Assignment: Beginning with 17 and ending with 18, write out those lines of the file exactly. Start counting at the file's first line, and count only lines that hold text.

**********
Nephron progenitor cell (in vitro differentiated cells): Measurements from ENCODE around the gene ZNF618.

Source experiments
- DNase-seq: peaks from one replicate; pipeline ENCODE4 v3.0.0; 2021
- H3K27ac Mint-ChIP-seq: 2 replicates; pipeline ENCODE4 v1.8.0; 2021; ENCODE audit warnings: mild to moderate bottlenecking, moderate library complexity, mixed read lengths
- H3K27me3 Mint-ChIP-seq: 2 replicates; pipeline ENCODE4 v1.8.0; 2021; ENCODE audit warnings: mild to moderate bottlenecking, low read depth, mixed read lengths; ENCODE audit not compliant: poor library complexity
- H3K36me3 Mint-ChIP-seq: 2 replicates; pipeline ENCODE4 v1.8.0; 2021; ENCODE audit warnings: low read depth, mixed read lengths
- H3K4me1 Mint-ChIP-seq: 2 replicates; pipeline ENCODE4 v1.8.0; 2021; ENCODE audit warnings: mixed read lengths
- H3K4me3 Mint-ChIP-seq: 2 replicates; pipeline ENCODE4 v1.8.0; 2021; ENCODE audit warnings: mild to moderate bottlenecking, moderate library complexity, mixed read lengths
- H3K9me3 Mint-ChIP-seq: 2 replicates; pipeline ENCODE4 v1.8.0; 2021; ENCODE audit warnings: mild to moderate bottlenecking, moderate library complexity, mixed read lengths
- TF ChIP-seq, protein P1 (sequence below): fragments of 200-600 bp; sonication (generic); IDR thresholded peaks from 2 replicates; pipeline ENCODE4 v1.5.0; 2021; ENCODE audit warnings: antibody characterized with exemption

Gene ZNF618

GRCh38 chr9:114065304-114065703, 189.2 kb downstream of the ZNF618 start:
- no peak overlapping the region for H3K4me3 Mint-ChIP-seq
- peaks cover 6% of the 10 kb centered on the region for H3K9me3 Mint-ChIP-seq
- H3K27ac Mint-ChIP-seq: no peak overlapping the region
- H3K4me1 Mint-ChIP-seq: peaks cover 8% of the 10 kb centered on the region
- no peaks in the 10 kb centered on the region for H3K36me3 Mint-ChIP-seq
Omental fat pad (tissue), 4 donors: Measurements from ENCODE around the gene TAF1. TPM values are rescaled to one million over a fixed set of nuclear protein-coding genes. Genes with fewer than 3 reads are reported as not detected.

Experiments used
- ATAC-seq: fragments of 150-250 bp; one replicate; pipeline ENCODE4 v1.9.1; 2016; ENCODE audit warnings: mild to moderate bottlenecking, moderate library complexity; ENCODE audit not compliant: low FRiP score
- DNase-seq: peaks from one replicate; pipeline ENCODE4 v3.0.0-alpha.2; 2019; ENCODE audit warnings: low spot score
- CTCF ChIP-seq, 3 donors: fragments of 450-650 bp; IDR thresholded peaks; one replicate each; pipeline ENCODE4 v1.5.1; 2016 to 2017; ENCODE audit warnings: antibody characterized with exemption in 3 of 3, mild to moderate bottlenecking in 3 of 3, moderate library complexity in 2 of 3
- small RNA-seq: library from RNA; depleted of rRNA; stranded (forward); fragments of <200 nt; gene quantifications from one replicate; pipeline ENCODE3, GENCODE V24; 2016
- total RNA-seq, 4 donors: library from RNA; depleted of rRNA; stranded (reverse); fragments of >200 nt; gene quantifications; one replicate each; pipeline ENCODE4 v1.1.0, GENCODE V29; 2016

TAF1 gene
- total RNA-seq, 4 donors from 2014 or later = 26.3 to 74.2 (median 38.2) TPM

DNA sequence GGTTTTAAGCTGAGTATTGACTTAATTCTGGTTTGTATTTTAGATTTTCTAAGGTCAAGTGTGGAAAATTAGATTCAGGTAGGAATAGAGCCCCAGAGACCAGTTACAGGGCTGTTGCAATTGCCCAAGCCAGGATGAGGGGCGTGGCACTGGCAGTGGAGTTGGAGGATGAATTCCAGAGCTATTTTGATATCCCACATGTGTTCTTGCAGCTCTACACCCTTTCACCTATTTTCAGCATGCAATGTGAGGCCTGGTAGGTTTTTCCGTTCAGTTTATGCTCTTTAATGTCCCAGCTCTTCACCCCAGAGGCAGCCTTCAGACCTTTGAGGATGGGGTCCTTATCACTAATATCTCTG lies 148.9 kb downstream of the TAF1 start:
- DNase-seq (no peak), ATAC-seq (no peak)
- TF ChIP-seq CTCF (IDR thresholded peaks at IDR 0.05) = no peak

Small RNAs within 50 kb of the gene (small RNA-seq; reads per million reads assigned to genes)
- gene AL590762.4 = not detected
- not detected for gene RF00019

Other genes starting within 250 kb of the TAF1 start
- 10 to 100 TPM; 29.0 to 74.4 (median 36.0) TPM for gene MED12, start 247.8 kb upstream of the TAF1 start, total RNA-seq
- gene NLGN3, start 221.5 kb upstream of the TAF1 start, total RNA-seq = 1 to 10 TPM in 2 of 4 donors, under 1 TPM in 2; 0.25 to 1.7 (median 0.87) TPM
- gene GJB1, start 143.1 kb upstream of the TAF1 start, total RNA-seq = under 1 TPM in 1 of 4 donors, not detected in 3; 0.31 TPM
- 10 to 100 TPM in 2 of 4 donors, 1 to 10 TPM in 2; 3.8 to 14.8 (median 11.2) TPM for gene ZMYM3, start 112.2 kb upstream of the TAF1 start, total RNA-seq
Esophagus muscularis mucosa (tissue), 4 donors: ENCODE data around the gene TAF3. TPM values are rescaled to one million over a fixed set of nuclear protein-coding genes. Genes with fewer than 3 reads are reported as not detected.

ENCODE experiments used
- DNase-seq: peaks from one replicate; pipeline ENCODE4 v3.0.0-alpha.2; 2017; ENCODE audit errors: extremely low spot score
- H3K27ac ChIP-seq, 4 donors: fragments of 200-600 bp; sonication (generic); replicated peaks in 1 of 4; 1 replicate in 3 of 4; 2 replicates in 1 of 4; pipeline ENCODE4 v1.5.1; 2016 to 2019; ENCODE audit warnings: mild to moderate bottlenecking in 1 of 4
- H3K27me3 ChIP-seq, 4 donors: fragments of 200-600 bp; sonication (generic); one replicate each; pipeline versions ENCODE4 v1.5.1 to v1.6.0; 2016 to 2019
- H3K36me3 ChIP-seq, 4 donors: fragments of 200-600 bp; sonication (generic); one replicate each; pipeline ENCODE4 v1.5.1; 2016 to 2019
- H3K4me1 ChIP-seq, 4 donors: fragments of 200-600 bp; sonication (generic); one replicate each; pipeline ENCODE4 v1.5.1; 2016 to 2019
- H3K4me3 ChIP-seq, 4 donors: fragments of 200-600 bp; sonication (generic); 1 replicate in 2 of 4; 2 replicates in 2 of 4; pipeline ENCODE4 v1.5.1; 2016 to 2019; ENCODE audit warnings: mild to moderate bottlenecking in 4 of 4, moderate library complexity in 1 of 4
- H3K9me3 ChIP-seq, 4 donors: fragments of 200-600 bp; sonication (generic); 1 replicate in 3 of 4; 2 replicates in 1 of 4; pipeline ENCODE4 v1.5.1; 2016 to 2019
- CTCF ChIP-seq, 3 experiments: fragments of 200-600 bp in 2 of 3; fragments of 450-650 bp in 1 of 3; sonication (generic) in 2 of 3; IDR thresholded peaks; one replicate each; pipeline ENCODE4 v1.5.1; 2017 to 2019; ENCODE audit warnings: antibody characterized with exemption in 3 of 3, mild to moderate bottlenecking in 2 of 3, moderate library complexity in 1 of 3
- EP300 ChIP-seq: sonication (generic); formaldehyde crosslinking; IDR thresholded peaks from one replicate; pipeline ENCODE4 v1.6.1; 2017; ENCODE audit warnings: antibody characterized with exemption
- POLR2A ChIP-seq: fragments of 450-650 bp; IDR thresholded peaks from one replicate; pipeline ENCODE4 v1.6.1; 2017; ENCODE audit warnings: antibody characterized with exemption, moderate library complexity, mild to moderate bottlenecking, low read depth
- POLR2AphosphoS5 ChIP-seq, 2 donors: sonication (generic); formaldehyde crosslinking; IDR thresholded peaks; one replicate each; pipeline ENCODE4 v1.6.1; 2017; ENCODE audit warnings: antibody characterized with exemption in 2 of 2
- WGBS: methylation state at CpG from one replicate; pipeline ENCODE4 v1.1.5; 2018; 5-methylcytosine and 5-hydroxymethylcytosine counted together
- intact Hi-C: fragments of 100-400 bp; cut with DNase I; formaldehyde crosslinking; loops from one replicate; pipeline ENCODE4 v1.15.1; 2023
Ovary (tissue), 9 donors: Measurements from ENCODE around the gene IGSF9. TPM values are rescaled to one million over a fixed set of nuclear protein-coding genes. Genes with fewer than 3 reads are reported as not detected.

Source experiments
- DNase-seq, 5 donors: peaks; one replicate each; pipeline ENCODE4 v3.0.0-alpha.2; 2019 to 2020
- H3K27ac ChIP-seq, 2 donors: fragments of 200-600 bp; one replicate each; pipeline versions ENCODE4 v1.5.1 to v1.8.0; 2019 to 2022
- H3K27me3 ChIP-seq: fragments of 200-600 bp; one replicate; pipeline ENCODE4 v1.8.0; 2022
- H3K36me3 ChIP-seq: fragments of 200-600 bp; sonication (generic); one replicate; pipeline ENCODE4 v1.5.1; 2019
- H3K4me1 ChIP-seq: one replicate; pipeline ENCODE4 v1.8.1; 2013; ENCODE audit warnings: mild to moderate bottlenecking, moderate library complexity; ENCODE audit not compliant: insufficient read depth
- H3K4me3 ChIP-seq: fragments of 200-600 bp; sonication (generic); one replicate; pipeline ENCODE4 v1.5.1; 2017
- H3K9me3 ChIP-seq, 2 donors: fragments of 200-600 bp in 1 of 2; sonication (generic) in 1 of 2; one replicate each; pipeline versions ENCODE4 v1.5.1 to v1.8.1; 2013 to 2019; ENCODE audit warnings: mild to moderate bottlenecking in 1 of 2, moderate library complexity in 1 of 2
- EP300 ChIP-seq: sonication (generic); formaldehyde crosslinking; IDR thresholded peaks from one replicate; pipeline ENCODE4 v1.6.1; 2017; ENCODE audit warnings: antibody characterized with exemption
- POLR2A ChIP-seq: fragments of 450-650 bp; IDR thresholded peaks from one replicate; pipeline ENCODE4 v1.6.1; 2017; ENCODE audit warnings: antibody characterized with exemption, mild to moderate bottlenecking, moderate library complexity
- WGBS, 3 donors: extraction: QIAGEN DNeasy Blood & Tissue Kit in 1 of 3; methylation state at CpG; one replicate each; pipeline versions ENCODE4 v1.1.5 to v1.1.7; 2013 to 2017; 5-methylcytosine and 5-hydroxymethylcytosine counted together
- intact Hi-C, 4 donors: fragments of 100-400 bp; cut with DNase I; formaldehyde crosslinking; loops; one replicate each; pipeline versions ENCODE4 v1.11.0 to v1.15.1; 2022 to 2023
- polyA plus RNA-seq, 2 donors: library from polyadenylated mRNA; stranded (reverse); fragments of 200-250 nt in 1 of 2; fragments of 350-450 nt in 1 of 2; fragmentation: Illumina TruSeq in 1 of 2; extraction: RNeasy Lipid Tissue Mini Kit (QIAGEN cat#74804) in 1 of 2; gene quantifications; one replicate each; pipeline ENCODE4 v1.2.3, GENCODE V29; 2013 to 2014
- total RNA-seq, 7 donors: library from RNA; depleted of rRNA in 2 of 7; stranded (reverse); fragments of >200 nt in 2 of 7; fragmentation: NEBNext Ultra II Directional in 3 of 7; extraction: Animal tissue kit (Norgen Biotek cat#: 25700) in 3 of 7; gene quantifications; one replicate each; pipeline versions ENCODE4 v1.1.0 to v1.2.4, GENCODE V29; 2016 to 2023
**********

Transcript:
- no peaks in the 10 kb centered on the region for H3K36me3 Mint-ChIP-seq
Omental fat pad (tissue), 4 donors: Measurements from ENCODE around the gene TAF1. TPM values are rescaled to one million over a fixed set of nuclear protein-coding genes. Genes with fewer than 3 reads are reported as not detected.